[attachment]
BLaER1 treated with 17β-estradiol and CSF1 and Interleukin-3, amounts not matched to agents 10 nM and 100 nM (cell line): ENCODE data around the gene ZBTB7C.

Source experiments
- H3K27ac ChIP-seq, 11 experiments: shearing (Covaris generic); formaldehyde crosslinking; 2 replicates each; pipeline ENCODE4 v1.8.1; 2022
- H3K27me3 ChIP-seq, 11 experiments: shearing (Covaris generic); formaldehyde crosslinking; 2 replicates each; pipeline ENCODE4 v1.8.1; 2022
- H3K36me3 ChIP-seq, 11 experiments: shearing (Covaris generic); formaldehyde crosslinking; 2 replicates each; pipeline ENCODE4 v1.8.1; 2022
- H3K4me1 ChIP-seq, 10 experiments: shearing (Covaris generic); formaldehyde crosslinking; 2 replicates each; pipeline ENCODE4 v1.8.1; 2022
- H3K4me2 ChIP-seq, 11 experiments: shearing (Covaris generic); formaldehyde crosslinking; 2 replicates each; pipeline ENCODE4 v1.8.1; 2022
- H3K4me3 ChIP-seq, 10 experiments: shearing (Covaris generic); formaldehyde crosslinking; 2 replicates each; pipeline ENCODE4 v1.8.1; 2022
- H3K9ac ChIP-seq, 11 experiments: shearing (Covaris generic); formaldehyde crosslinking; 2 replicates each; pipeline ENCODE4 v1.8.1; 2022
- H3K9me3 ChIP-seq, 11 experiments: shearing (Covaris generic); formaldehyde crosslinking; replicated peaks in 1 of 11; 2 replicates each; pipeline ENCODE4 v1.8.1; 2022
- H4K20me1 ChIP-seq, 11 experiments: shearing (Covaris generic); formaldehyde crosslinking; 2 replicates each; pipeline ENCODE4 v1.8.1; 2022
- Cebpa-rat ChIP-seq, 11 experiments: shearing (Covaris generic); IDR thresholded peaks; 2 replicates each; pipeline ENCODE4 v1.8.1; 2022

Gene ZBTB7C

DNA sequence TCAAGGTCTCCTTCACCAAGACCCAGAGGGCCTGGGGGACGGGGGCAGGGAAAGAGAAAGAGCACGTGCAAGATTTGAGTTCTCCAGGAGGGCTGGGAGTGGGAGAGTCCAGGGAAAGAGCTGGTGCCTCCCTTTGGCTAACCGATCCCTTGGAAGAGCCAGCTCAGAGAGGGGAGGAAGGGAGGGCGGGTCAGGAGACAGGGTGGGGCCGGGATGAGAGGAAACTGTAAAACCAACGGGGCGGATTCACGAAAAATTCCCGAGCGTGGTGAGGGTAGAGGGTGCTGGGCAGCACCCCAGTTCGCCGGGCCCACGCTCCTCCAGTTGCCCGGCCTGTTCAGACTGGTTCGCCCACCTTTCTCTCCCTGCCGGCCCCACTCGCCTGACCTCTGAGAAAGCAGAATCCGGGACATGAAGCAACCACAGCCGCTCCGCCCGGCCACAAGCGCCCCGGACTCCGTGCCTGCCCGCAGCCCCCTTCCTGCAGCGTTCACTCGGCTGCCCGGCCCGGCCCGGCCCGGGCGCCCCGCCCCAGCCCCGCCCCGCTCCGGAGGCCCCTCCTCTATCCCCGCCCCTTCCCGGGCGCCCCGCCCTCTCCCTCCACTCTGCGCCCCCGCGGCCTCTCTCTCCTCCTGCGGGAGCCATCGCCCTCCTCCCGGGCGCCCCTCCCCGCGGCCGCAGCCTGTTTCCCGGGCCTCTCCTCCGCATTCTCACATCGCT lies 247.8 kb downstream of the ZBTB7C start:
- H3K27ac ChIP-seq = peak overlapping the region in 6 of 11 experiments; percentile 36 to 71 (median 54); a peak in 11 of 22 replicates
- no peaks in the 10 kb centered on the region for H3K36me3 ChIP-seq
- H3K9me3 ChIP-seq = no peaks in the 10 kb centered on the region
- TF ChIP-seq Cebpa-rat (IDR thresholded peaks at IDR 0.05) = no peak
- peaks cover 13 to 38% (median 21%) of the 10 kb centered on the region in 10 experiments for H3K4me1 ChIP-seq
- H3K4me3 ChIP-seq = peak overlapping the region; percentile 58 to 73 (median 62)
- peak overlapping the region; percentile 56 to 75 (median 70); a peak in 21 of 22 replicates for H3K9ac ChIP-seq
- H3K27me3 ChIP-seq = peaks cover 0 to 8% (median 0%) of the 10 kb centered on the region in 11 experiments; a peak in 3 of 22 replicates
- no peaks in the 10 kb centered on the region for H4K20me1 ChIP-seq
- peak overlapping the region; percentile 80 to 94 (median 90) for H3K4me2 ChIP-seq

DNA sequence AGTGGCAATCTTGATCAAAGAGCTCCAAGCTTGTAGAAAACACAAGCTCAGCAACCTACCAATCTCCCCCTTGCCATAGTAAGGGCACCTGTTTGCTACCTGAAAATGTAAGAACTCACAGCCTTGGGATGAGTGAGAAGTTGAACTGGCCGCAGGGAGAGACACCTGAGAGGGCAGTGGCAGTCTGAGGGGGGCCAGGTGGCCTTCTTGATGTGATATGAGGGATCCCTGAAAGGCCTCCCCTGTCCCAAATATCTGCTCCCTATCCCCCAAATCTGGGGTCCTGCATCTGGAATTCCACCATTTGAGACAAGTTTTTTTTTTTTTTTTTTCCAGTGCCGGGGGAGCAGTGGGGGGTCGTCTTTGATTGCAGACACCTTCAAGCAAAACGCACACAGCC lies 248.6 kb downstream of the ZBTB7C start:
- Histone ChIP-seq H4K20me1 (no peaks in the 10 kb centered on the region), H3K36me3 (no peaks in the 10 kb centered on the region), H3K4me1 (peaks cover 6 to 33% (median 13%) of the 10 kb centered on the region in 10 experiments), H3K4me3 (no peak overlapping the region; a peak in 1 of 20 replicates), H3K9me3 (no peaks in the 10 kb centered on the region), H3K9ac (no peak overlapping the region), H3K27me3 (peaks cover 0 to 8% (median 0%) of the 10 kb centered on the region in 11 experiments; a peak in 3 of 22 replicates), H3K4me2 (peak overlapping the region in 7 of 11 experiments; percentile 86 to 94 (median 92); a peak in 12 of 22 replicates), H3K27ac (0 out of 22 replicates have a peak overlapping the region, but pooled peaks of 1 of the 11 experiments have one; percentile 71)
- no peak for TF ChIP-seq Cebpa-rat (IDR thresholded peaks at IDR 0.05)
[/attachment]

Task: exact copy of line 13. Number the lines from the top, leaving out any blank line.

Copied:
Gene ZBTB7C